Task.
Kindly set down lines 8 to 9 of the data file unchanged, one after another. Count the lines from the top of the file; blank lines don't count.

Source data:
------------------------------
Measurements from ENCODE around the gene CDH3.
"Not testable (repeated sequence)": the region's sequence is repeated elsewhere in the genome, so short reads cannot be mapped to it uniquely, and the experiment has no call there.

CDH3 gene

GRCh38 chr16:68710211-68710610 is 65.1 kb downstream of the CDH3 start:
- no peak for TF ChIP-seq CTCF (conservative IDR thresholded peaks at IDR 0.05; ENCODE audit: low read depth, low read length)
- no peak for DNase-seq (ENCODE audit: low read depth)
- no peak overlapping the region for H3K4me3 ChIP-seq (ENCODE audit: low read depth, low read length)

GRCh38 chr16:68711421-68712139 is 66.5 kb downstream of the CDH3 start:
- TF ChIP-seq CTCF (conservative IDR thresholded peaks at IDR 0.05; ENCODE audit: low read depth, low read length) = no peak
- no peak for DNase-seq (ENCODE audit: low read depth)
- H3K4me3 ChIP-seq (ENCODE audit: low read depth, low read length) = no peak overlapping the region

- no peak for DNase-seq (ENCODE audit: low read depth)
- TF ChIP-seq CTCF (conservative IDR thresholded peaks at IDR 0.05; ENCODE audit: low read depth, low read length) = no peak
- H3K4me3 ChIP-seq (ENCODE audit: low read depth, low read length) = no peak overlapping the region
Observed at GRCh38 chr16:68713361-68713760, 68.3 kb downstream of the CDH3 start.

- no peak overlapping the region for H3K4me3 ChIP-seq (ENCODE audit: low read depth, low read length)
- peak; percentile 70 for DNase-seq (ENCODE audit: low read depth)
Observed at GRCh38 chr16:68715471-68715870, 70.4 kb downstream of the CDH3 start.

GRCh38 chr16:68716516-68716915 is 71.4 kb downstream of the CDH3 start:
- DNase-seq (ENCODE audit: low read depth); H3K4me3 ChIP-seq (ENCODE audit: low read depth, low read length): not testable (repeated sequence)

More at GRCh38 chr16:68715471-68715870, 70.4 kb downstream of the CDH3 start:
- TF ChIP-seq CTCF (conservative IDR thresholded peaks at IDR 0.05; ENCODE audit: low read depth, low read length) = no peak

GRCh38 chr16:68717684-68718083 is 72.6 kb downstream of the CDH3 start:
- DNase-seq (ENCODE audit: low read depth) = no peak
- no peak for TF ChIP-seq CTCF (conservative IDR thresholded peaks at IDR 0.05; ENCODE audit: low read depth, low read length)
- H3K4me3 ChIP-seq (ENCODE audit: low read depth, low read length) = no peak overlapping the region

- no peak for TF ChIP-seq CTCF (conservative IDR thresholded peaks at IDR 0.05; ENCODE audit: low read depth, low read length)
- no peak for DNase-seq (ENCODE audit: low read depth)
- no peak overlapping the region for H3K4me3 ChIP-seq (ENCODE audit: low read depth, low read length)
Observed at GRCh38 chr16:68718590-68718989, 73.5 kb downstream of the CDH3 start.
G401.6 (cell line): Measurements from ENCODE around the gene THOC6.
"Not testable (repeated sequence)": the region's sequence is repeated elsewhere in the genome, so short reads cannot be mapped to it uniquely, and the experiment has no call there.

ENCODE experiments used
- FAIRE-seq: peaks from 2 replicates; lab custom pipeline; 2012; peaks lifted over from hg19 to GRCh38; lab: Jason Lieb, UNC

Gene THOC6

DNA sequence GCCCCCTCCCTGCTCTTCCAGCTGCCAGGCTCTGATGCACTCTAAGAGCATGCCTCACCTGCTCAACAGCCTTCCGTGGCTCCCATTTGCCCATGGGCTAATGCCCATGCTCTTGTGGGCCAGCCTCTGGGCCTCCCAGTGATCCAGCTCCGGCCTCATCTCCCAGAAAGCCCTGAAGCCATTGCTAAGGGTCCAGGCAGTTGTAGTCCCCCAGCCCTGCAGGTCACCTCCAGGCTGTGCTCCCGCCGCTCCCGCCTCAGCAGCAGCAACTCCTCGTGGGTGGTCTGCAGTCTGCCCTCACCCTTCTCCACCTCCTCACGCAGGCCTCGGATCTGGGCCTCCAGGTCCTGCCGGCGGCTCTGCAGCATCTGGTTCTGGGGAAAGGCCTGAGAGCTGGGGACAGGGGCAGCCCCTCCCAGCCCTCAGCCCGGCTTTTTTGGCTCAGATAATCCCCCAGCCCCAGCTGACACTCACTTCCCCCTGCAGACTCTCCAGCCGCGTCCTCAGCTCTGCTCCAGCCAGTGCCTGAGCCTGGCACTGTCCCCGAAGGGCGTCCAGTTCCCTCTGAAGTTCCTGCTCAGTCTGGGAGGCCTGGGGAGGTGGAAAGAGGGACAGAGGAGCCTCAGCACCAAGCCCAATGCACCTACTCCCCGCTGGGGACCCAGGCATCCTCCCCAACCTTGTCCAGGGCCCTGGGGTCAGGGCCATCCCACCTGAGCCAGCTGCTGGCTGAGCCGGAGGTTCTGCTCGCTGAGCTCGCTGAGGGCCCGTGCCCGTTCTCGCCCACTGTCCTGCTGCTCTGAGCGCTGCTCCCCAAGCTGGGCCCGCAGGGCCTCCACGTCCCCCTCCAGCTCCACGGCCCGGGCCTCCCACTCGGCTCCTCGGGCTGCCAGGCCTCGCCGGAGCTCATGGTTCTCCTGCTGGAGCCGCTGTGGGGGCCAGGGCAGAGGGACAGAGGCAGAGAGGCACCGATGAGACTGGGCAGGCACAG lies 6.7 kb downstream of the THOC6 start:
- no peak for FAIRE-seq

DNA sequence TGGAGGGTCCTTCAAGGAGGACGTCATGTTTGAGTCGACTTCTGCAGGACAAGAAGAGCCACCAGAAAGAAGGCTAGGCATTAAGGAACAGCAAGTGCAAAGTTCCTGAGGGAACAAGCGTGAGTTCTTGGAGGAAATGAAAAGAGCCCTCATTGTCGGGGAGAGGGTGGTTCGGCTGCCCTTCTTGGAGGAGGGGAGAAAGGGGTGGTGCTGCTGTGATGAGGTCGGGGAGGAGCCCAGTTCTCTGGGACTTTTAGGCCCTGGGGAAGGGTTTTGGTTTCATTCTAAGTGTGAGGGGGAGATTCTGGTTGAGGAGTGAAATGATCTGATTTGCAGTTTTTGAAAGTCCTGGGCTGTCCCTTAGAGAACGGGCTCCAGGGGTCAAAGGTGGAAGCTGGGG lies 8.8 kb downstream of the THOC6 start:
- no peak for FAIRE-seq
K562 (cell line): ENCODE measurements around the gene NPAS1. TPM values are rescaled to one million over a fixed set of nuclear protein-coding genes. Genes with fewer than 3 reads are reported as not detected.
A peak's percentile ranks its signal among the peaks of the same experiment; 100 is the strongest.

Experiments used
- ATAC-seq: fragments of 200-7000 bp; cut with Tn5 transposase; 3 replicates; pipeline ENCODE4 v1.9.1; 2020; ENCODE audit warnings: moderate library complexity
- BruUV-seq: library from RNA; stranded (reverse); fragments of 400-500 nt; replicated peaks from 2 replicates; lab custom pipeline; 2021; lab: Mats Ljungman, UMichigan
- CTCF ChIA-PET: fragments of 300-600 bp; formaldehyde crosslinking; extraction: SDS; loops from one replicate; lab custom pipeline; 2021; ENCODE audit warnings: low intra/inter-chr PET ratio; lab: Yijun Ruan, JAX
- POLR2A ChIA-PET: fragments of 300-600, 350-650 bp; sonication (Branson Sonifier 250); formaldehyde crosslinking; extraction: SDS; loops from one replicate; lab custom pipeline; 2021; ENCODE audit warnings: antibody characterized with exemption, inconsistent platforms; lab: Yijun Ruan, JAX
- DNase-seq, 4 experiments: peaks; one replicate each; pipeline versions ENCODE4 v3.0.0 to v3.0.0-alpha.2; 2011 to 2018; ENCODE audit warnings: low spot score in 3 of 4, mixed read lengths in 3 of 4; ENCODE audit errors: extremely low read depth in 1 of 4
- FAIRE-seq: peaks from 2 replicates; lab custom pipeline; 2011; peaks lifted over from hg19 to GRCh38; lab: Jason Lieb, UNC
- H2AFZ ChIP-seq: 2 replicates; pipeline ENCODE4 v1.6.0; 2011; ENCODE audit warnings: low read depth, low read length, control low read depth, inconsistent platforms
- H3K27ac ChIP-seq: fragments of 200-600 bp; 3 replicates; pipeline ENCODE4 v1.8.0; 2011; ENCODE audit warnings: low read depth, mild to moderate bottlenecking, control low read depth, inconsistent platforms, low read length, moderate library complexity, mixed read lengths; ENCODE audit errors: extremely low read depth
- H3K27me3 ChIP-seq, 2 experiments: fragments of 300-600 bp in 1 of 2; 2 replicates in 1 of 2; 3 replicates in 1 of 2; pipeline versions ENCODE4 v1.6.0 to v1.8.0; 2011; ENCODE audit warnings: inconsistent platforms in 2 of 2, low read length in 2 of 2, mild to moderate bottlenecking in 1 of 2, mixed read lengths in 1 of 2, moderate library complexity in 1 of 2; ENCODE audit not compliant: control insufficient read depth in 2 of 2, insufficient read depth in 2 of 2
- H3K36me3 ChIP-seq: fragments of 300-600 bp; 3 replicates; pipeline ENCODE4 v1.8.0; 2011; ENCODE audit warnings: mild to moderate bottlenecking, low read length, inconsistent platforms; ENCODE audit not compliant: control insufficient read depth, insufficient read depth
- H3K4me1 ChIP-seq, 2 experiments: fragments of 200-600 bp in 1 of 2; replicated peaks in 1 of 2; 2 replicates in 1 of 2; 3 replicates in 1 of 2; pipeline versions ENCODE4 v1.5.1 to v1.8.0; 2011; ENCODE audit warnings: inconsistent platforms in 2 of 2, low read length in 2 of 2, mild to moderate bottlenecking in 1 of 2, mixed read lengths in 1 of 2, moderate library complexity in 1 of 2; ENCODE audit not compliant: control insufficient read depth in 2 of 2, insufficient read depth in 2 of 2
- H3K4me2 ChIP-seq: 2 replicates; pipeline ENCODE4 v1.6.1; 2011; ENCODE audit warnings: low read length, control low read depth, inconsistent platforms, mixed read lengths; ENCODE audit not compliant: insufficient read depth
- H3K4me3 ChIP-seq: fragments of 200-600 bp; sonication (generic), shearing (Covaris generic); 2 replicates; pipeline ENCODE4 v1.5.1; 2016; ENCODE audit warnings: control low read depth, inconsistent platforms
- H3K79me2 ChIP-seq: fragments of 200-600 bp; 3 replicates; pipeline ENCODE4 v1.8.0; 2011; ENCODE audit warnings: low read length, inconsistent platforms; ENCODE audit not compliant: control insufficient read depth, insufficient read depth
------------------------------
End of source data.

GRCh38 chr16:68711421-68712139 is 66.5 kb downstream of the CDH3 start:
- TF ChIP-seq CTCF (conservative IDR thresholded peaks at IDR 0.05; ENCODE audit: low read depth, low read length) = no peak